Chronic Neuropathic Pain in Women after Breast Cancer Treatment

Fozia Bokhari, RN, BN; Jo-Ann V. Sawatzky, RN, PhD


Pain Manag Nurs. 2009;10(4):197-205. 

In This Article

Abstract and Introduction


Chronic neuropathic pain affects between 20% and 50% of women after their breast cancer treatment. The Human Response to Illness (HRTI) model provides a comprehensive theoretic framework to guide the assessment and management of this pain in women with breast cancer. Knowledge of the physiologic, pathophysiologic, behavioral, and experiential perspectives, as well as personal and environmental factors, will assist nurses and other health care professionals to develop better assessment tools and improve interventions and treatment modalities. This will provide guidance for nursing practice, education, and research and ultimately improve the quality of life, optimize outcomes, and reduce the incidence of chronic neuropathic pain in the breast cancer population.


Among Canadian women, breast cancer is still the most prevalent cancer; 1 in 9 women will develop this disease in her lifetime, and 1 in 27 will die from it. (National Cancer Institute of Canada, 2006) Advances in screening, diagnosis, and treatment innovations, in particular, have had a favorable impact on breast cancer mortality rates, and consequently many of these women are living longer. For example, the age-standardized mortality rate was 30.6 per 100,000 in 1977, and this rate had decreased to 24.6 per 100,000 women in 2002. (Canadian Cancer Society, 2006)

Breast cancer treatment usually begins with surgery. This is often followed by various combinations of adjuvant therapies, such as radiation therapy, chemotherapy, and hormone therapy. (Canadian Cancer Society, 2006) Although, in the past, surgical procedures for breast cancer included radical or modified radical mastectomies, breast-conserving surgeries, such as lumpectomy with or without complete axillary dissection, and the most recent and least invasive procedure—lumpectomy with sentinel lymph node dissection—are now considered the norm. (Jung et al., 2003, Selim et al., 2002) In fact, breast-conserving surgeries account for up to 40% of more recent surgical procedures. (Jung et al., 2003)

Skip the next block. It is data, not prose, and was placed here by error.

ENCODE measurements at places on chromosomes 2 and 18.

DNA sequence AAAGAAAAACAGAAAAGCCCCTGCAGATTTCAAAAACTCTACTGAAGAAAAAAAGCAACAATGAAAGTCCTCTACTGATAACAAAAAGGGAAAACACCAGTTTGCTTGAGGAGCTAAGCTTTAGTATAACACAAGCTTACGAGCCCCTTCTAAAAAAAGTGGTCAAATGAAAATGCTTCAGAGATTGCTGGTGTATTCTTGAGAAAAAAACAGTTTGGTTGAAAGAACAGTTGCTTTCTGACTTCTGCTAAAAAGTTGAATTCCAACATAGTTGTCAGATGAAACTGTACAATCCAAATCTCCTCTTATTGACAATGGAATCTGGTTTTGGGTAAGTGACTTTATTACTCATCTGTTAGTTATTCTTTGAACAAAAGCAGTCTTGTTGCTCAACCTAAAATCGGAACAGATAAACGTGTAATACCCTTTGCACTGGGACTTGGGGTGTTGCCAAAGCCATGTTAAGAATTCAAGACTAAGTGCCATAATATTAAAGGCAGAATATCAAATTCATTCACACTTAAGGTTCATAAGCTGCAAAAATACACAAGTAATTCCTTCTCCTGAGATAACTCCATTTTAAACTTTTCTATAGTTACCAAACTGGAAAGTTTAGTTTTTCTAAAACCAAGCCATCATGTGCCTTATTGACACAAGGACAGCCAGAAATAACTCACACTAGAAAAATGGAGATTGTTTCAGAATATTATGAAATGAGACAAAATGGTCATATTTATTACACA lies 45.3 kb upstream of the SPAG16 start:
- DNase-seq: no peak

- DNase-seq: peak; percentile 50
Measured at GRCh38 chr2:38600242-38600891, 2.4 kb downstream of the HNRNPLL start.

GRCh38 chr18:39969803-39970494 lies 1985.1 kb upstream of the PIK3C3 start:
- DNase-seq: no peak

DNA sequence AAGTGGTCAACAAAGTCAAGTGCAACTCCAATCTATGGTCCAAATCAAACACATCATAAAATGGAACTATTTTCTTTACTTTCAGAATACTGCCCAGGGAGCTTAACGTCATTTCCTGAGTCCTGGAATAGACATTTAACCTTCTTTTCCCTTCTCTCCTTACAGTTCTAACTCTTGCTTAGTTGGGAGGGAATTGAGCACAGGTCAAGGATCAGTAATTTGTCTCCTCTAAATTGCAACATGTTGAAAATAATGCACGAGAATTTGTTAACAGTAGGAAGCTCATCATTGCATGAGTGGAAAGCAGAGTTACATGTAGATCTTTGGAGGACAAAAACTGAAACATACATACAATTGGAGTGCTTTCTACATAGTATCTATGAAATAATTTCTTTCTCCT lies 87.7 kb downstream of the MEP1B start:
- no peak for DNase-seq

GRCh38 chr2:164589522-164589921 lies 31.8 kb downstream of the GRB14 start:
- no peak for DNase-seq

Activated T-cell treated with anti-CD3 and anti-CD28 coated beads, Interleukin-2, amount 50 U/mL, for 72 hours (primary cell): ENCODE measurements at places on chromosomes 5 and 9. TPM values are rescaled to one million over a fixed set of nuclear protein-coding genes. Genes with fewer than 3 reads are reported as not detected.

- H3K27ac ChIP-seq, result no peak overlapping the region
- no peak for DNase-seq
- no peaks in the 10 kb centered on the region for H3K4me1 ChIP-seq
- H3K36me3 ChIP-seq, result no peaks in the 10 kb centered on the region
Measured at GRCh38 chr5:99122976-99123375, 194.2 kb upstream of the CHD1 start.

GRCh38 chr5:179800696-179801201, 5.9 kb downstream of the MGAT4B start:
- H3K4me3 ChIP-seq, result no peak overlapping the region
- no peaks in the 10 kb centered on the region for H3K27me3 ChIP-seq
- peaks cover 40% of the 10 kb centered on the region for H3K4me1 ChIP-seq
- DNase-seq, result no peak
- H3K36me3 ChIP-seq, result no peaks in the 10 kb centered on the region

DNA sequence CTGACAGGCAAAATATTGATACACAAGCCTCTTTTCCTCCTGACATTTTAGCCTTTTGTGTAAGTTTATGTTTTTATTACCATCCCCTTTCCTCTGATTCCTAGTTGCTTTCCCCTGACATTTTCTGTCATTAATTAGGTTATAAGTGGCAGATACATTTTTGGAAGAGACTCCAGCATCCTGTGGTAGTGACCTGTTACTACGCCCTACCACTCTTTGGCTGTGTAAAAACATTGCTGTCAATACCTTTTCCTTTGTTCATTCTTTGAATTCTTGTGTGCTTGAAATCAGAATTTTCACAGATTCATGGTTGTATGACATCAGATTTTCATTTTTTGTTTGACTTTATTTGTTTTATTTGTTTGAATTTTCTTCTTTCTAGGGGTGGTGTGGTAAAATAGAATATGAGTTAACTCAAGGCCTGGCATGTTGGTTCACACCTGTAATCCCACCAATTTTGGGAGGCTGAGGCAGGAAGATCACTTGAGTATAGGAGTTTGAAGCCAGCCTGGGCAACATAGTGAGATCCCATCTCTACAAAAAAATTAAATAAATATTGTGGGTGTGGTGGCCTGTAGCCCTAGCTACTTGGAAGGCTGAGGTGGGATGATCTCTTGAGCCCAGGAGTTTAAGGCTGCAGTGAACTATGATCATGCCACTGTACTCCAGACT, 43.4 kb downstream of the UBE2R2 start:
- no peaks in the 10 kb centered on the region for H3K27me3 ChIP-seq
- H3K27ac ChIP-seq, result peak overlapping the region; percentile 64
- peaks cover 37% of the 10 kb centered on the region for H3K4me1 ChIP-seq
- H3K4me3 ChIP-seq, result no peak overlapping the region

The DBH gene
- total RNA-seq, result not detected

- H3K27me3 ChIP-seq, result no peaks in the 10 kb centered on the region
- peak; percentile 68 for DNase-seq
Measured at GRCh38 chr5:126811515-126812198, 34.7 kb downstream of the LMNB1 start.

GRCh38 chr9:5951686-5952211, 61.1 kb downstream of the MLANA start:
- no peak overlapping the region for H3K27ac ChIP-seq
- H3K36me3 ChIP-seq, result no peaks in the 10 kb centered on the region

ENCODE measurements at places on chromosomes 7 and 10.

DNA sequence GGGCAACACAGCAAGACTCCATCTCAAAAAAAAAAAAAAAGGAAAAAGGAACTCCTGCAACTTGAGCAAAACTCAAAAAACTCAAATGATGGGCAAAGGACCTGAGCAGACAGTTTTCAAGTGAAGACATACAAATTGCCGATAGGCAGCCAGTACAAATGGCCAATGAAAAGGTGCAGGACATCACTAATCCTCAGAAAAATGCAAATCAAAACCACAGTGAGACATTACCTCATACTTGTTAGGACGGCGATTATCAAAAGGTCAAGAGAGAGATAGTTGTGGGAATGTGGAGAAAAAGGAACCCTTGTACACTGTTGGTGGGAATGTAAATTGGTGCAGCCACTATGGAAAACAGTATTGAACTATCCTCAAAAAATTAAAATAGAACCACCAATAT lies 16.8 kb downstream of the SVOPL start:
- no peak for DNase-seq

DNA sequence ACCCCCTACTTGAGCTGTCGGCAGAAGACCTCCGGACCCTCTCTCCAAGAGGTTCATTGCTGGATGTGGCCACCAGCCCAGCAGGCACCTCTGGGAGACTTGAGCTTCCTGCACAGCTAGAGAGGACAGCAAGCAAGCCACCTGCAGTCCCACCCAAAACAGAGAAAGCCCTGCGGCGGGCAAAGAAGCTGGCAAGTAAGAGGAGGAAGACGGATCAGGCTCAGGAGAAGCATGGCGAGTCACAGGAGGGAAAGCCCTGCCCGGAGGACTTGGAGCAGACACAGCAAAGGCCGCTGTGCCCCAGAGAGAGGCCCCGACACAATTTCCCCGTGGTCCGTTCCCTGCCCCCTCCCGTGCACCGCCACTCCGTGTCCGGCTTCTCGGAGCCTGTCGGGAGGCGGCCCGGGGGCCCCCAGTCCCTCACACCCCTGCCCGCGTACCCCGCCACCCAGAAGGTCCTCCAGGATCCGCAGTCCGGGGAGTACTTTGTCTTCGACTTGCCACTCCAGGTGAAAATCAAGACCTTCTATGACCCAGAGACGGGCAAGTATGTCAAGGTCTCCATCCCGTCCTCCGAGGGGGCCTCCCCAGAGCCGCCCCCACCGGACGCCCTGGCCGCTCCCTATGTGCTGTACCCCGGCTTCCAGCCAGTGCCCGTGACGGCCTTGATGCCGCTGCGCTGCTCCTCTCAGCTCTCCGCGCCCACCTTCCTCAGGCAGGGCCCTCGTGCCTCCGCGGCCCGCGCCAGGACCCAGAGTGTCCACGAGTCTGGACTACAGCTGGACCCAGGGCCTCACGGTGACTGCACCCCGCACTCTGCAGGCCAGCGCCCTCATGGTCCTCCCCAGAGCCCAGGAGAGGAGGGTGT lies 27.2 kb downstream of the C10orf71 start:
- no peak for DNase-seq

Breast cancer treatments are, however, not without side effects; chronic neuropathic pain post–breast treatment (PPBT), also known as chronic post-mastectomy pain syndrome (PMPS), is one such complication. This pain syndrome was first reported by (Wood (1978)) in the late 1970s; Foley and colleagues described the discrete set of symptoms in the 1980s. (Foley, 1987, Granek et al., 1984) In the last several decades, there has been a wide discrepancy in the reported prevalence of chronic neuropathic pain. Depending on the definition of chronic pain used by researchers, incidence rates as low as 20% (Carpenter et al., 1998, Stevens et al., 1995) and as high as 50% or more (Fassoulaki et al., 2000, Maunsell et al., 1993, Tasmuth et al., 1995, Wallace et al., 1996) have been reported. Specific to the breast cancer population, (Selim et al., (2002)) estimate that between 200,000 to 400,000 women suffer from the symptoms of PPBT.

Thus, for women who are already devastated by the diagnosis of breast cancer and attempting to cope with the various treatment regimes, the additional suffering from chronic neuropathic pain can be physically and psychologically overwhelming. Nurses play a central role in facilitating coping and optimizing outcomes for these women. The purpose of the present paper is to provide nurses with an informed, structured, and holistic approach to the assessment and management of women with PPBT/PMPS.


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